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Science Nation: Japanese Quake Test

5 minutes

(Describer) Streams of light collide to create a globe filled with water. Title: Science Nation. A six-story building is shaken on a platform.

(male narrator) It swayed, but it didn't fall. Perched atop the largest shake table in the world and subjected to a massive simulated earthquake, the six-story wood-framed condominium stood tall. The success of the test may lead to safer, taller wood-frame building construction in earthquake zones.

(male) The earthquake being simulated here

(Describer) John van de Lindt:

is an earthquake that would occur, on average, only once every 2,500 years. It's a very strong earthquake. Much stronger than we currently design for in the U.S.

(Describer) A man hammers around the platform's frame.

(narrator) Colorado State engineer John van de Lindt leads a team that's developing new ways to build mid-rise wood-frame buildings that can stand up to earthquakes. In many earthquake-prone areas of the U.S., wood-frame buildings taller than 3 stories are uncommon. And building codes generally limit such construction to just 4 stories. Van de Lindt hopes validation of the new design techniques could safely push building codes to 6 stories or taller. The detailing that we've incorporated into the structure

(Describer) David Rosowsky:

is not difficult, is not expensive. It's just an engineered system. We can put this into all of our structures built in high-seismic regions and expect them to perform well in earthquakes, and that, indeed, lives can be saved.

(narrator) To test their new design, van de Lindt turned to E-Defense, a remote shake table facility in Miki City, Japan. It was the finale in a series of tests on wood structures funded by the National Science Foundation's Network for Earthquake Engineering Simulation. This shake table is the largest in the world, and it's triaxial, meaning movement in three directions at once. That's key for simulating an earthquake as realistically as possible.

(Describer) Hidemaru Shmizu, translated:

[speaking Japanese]

(narrator translating) When testing, it can be felt in the surrounding area. They built it where there are no people around. It is isolated. They actually flattened a mountaintop, dug a crater, and put 22-foot-thick concrete around it to try to limit the effect on the surroundings. The building is outfitted with over 300 sensors that provide researchers with exhaustive data on how it holds up to seismic forces. One major design innovation is a backbone of steel rods called an Anchor Tie-down System.

(Describer) Van de Lindt stands by a vertical rod.

The steel rod behind me provides the overturning restraint for the entire building. It goes up story to story, effectively making a continuous steel rod from the first level to the roof. You can see strain gauges.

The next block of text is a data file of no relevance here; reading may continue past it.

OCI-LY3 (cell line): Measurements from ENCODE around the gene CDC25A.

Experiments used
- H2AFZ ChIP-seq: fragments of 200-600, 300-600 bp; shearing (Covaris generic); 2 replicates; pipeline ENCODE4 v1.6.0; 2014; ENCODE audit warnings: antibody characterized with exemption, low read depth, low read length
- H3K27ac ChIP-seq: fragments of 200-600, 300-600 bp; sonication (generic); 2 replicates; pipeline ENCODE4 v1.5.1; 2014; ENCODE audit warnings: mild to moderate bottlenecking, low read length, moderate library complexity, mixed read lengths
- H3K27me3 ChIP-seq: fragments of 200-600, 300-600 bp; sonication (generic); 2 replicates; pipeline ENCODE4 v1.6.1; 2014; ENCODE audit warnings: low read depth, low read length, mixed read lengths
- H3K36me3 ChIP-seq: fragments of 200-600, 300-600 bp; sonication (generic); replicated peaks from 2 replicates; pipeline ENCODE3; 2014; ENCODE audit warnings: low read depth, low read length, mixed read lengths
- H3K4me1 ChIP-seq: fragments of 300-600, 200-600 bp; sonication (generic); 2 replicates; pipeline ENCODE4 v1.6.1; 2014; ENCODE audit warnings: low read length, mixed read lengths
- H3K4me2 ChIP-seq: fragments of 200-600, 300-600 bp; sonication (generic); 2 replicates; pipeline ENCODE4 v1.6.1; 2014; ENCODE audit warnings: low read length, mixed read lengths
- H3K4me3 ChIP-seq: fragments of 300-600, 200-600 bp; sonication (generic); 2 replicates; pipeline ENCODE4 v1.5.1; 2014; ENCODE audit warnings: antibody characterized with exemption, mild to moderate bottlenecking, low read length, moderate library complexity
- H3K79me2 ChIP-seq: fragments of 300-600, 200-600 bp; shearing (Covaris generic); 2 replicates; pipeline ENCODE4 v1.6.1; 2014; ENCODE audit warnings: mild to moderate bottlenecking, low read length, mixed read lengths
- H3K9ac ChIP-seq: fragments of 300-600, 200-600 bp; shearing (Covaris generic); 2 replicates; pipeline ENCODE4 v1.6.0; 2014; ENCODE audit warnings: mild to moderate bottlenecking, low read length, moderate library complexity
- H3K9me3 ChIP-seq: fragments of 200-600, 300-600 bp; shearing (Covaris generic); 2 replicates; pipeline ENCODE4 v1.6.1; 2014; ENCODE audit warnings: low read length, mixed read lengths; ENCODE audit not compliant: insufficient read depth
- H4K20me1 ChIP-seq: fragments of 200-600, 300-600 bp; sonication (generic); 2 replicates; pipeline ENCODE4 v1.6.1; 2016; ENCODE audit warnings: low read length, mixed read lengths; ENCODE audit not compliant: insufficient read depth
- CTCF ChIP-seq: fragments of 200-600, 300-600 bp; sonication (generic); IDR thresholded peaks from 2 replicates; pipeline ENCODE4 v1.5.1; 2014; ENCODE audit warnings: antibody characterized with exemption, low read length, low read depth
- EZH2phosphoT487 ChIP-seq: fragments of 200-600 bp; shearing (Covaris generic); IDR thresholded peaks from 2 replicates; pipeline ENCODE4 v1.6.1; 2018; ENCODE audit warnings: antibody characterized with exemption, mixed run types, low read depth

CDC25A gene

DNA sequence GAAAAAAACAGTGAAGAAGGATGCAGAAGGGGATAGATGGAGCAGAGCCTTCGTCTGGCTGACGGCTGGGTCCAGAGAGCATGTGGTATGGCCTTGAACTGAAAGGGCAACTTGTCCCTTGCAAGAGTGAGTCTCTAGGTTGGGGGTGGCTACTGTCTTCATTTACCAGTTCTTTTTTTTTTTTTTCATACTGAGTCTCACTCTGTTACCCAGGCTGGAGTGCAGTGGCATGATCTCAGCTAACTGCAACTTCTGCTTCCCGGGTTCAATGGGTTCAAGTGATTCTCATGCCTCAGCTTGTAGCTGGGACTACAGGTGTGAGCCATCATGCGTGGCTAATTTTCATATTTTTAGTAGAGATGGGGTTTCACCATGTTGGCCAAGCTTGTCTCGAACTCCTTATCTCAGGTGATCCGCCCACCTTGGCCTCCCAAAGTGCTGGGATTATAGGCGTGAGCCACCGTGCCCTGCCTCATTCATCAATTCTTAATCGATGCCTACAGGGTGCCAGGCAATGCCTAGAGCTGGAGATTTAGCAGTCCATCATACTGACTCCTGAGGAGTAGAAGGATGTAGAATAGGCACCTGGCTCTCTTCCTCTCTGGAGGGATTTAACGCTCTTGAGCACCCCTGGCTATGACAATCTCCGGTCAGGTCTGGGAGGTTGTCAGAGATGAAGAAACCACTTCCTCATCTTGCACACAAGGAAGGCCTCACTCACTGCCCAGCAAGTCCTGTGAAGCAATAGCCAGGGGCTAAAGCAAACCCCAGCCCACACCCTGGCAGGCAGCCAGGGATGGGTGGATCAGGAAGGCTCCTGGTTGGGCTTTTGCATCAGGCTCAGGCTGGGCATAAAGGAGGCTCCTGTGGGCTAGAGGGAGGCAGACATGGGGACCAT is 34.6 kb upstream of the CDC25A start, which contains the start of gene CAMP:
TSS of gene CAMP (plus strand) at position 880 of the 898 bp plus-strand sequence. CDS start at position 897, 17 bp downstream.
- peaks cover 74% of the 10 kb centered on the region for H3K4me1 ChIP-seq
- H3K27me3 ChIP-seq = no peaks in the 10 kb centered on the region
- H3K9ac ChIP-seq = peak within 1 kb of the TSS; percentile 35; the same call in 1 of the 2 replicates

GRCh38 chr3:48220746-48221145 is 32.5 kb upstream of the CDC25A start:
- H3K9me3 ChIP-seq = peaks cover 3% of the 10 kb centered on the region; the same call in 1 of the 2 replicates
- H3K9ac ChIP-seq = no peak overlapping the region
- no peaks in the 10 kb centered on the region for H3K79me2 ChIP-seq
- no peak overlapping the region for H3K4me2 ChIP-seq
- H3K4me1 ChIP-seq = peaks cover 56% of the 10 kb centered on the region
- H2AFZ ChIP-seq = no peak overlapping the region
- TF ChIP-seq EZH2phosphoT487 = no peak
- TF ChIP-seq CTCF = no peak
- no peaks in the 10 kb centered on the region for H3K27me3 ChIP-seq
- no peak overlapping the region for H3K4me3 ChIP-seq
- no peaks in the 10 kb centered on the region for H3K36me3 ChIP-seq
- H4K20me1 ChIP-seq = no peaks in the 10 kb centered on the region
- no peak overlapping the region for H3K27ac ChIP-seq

(Describer) ...on the sides of the rod.

We're measuring--by getting the strain in the steel, we know how much it's elongated. What this does is this system prevents the overturning of the entire building.

(Describer) A screw is drilled into a floor.

[whirring]

(narrator) Another innovation they are testing is called performance-based seismic design, a nail-pattern technique that distributes stiffness throughout the construction and makes it stronger.

(Van de Lindt) Most of the walls are light-frame wood walls. This is called a double mid-ply wall. The double mid-ply wall has sheathing inside of the studs. The nail pierces the sheathing and a stud on each side. This wall has the capacity of four wood shear walls. There's two-- one on each side.

(Describer) Construction is shown in fast-motion.

(narrator) Just getting the building materials to Japan and erecting the condo was a huge logistical challenge. As always, the devil is in the details.

(van de Lindt) There were also smaller challenges, like language barriers with the carpenters, going both directions, trying to explain differences in construction methods to them.

(narrator) At last, came the moment of truth-- the simulated 7.5 magnitude earthquake.

(Describer) As the building is shaken, a table with dishes falls over inside.

[rumbling, crashing]

The test was payoff for years of work for van de Lindt.

(van de Lindt) What we learned is that a six story light-frame wood building designed with performance-based seismic design, you can use that philosophy to design a six-story structure. Honestly, looking at that, we could do an eight-story.

(narrator) Post-shake inspections confirm there was no significant structural damage to the building.

[cheering, clapping]

(Describer) Van de Lindt and other spectators cheer and clap.

(narrator) Its success may pave the way for a new era in wood-frame construction in earthquake zones.

(Describer) A globe turns.

For Science Nation, I'm Bruce Burkhardt.

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In Miki, Japan, a six-story wooden model condominium was shaken by the equivalent of a 7.5 magnitude earthquake. The test was said to be the largest simulated earthquake ever attempted with a wooden structure. The full-scale building sat on a metal shake table that rocked it violently back and forth. The table, designed to hold up to 2.5 million pounds, reproduced forces based on those recorded during the 1994 earthquake in Northridge, California. But, it was scaled up by 180 percent to simulate an earthquake so violent it would only occur an average of once every 2,500 years. Part of the "Science Nation" series.

Media Details

Runtime: 5 minutes

Science Nation
Episode 1
4 minutes
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Episode 2
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